- Corporate Commitments & Sustainability
- Take Action
- Take Action
Top 5 Frequently Asked Questions
Since launch in May 2019, the Plastic Action Centre has received many questions through our Ask an Expert form. To celebrate the first anniversary of Canada’s Plastic Action Centre, we are sharing our top five frequently asked plastics questions.
1. Why are black plastics not accepted for recycling?
It is up to municipalities to determine what they deem acceptable for collection. Black plastics are often lost to disposal because automated optical sorters at recycling facilities that separate material – paper, aluminum cans, and different types of plastic – are unable to identify the resin type of black plastic. Optical scanners use light reflection to identify the type of plastic, and black plastic does not reflect light.
2. Why are take-out cups not accepted for recycling?
Take-out cups are usually a mix of paper and plastic coating, which helps the cup keep its form and not get soggy. The process to separate the plastic lining is intensive, and there are limited markets and use for the materials after they are separated.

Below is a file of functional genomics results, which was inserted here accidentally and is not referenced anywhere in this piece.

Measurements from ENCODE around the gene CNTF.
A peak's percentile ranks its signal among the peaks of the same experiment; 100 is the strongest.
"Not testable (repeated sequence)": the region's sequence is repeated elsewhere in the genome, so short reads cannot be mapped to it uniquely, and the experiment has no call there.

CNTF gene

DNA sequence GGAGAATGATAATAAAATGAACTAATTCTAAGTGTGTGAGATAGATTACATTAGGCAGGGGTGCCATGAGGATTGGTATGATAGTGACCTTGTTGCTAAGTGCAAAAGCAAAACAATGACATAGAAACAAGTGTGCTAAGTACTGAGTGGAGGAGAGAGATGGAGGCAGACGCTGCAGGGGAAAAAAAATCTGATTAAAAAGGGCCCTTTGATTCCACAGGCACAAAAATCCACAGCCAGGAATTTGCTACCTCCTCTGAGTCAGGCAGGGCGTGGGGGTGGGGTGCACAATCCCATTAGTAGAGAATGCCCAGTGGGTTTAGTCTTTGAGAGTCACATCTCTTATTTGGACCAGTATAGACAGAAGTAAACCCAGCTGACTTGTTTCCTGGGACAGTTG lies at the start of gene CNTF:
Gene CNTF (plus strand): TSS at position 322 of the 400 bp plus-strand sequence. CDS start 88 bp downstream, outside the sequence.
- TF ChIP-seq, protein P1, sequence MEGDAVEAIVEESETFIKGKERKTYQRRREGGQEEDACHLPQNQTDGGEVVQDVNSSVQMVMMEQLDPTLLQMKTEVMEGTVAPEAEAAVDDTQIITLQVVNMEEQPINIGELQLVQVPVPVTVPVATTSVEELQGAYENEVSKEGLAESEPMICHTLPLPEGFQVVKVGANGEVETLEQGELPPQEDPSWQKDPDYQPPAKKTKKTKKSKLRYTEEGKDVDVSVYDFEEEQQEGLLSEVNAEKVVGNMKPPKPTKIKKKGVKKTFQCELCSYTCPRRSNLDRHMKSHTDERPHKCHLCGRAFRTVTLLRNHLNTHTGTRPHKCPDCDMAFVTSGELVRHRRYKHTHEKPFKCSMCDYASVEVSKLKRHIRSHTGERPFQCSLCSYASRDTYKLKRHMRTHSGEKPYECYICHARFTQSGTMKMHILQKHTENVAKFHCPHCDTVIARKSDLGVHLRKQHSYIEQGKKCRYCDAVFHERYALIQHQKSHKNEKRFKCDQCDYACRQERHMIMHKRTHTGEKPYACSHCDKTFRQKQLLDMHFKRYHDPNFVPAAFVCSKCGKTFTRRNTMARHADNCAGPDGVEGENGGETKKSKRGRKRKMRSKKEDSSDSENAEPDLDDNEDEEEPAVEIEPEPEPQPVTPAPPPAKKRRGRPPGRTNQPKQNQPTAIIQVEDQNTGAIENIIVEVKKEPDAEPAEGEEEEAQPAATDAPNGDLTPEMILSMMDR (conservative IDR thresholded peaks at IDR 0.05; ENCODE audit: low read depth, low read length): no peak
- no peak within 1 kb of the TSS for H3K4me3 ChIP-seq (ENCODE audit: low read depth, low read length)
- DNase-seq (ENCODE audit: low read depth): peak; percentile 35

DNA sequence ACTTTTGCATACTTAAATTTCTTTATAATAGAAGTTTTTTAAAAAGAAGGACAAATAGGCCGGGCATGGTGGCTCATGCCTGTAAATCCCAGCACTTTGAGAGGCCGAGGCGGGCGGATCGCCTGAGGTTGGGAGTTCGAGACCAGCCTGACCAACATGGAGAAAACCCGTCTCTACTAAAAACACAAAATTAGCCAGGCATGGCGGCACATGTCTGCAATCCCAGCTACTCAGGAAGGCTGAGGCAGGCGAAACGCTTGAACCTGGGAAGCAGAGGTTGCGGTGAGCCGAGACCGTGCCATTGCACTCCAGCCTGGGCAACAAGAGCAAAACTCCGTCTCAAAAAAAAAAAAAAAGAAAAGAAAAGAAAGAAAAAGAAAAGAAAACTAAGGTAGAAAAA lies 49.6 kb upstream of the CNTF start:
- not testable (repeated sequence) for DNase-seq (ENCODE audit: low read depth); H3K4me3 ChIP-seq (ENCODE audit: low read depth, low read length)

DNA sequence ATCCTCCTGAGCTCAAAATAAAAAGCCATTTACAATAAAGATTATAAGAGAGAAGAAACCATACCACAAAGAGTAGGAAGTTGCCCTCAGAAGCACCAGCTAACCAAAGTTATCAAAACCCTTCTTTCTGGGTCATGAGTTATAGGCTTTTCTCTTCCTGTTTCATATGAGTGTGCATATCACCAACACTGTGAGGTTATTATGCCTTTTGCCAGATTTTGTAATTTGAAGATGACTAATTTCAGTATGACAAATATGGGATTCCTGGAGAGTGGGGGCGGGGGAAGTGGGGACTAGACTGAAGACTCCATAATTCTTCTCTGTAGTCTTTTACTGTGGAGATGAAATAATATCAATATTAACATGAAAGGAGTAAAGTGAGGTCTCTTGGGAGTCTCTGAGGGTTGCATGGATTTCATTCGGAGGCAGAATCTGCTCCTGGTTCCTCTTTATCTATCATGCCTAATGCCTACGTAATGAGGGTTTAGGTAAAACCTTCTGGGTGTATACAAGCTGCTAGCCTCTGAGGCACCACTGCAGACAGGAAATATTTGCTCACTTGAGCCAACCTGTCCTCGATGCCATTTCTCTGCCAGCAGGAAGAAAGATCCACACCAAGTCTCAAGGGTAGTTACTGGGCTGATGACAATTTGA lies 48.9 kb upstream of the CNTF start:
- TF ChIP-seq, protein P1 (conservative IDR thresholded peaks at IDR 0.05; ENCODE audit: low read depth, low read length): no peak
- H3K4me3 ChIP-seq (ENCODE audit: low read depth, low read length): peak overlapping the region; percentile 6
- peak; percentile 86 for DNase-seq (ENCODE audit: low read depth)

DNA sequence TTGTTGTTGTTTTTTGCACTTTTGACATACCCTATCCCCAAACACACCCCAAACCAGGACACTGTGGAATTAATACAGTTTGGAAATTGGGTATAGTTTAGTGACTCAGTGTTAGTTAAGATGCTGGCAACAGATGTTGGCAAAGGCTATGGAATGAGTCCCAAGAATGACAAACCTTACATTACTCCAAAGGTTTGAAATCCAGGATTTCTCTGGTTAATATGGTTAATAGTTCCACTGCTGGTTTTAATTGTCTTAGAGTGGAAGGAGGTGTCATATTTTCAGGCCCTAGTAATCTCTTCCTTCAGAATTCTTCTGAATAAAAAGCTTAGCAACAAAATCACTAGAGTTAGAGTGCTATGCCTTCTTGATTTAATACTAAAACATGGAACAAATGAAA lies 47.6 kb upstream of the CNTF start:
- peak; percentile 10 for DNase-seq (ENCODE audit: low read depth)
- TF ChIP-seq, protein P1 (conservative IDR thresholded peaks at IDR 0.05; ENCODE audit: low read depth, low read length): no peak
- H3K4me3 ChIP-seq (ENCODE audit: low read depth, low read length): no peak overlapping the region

3. What does the recycling symbol on a plastic item mean?
The number inside a recycling symbol imprinted on plastic products is the resin identification code that indicates the type of plastic material it’s made of. It does not automatically mean it can be recycled. Learn more in our Plastic by the Numbers Infographic.
4. Why are bioplastics labeled as compostable not accepted in my green bin?
Compostable bioplastics are not accepted by most municipal and commercial compost or recycling programs because they require different composting conditions than most organic materials. These conditions – such as extreme high heat and humidity – can only be achieved in an industrial composting system. Learn more in our Breaking Down Bioplastics Infographic.
5. Where is Canada’s plastic recycled?
Up until 2018 countries in Asia were the primary market that accepted plastic waste for recycling generated by Canadians. Currently, overseas markets are severely limiting material they accept, which offers opportunity to develop a robust domestic market to collect, process, and recycle plastic in Canada. Learn more in our Canada Plastic Recyclers Resource.
Have another question?
Send your query to our Plastic Action Centre Expert Advisory Panel!